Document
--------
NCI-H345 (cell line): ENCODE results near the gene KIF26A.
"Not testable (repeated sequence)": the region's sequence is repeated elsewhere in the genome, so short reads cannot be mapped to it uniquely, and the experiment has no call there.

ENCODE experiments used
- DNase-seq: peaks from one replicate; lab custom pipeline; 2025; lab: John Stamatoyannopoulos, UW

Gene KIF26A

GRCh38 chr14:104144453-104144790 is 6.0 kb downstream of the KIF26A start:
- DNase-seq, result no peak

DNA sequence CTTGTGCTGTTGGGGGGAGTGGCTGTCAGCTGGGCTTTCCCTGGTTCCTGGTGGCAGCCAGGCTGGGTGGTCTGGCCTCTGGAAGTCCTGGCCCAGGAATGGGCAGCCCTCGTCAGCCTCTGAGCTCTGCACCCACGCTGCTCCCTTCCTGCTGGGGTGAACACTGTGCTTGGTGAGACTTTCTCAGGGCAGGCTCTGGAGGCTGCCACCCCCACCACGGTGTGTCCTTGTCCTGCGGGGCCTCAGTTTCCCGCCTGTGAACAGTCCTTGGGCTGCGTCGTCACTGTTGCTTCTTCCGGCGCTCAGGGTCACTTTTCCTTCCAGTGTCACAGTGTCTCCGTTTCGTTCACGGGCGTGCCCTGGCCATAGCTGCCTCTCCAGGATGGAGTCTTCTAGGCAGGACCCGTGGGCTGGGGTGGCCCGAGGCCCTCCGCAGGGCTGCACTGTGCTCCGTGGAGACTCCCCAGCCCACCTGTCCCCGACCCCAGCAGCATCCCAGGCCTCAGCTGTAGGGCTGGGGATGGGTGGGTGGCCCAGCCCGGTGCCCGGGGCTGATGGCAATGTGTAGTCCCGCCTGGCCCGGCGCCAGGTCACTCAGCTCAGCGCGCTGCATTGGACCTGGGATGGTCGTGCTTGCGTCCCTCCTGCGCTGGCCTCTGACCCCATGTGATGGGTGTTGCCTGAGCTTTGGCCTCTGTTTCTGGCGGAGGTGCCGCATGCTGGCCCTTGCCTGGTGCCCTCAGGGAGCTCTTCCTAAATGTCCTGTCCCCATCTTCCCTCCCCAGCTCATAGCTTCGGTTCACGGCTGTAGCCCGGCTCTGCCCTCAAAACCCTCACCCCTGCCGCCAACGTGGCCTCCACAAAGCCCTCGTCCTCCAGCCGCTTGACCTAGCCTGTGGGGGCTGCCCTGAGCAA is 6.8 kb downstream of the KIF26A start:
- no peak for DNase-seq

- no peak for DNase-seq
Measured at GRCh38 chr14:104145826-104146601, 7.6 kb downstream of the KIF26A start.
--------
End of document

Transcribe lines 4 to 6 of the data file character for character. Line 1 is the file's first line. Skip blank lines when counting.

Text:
- DNase-seq: peaks from one replicate; lab custom pipeline; 2025; lab: John Stamatoyannopoulos, UW

Gene KIF26A

GRCh38 chr14:104144453-104144790 is 6.0 kb downstream of the KIF26A start: